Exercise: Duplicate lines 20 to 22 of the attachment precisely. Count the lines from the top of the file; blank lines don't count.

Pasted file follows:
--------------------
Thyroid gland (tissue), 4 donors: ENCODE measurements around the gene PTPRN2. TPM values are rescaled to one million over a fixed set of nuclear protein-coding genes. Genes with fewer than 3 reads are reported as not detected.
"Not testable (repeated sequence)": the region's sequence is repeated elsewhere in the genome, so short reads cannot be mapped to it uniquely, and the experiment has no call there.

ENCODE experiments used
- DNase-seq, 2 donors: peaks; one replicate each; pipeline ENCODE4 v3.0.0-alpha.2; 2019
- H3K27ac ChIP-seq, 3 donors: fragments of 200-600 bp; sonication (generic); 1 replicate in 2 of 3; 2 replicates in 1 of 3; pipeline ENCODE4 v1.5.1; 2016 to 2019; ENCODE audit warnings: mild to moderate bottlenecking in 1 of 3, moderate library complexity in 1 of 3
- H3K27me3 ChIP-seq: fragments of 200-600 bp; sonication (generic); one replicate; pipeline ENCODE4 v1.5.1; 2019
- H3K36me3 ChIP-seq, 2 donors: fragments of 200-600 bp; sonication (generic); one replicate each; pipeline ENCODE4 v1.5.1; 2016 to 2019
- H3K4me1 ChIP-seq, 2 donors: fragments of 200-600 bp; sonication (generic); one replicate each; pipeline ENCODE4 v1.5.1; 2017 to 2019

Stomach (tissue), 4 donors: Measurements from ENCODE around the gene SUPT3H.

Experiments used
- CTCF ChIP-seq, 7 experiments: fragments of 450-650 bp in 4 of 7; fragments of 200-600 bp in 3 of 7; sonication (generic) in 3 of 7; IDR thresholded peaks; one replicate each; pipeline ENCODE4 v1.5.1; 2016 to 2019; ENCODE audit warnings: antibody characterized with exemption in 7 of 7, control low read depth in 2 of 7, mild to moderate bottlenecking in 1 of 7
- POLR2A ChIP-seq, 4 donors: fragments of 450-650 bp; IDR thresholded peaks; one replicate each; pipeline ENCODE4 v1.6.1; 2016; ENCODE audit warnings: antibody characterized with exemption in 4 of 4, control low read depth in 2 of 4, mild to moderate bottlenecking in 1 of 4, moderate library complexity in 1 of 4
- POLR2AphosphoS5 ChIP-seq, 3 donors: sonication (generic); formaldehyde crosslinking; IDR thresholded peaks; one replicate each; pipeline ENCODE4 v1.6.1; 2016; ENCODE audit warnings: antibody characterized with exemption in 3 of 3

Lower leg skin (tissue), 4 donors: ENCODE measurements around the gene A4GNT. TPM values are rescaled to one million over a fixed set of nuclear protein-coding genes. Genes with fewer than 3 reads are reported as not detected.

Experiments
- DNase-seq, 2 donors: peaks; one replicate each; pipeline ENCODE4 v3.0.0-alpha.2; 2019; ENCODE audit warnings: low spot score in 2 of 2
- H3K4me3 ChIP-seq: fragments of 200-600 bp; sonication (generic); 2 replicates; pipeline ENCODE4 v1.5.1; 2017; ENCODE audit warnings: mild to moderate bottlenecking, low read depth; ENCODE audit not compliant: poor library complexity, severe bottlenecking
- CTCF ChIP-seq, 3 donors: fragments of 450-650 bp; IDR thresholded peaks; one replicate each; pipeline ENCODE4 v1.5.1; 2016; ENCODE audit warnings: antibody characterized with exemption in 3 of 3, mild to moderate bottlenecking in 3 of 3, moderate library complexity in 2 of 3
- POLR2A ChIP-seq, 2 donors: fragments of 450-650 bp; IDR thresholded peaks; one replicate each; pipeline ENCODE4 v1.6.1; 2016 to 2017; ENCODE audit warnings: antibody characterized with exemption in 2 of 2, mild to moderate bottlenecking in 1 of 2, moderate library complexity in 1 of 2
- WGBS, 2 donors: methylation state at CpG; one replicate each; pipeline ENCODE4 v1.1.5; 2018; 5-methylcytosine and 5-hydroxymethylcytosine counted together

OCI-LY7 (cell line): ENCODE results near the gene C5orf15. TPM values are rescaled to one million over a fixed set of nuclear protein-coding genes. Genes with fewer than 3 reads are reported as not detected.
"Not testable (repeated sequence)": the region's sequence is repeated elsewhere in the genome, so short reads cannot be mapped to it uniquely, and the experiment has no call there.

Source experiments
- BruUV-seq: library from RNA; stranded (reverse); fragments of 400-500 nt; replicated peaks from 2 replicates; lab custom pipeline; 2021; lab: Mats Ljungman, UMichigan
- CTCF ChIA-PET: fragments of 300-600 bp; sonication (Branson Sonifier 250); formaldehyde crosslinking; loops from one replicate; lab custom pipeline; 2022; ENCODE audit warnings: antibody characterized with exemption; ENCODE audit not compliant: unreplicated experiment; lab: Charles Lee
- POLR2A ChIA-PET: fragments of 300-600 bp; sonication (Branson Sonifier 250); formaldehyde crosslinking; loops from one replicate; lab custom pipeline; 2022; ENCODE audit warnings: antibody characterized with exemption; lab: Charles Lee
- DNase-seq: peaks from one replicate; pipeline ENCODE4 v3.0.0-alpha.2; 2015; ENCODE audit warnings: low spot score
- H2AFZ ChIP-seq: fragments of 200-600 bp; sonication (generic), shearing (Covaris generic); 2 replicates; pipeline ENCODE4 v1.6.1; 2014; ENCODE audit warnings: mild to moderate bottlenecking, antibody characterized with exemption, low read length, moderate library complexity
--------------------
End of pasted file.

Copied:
- WGBS, 2 donors: methylation state at CpG; one replicate each; pipeline ENCODE4 v1.1.5; 2018; 5-methylcytosine and 5-hydroxymethylcytosine counted together

OCI-LY7 (cell line): ENCODE results near the gene C5orf15. TPM values are rescaled to one million over a fixed set of nuclear protein-coding genes. Genes with fewer than 3 reads are reported as not detected.
"Not testable (repeated sequence)": the region's sequence is repeated elsewhere in the genome, so short reads cannot be mapped to it uniquely, and the experiment has no call there.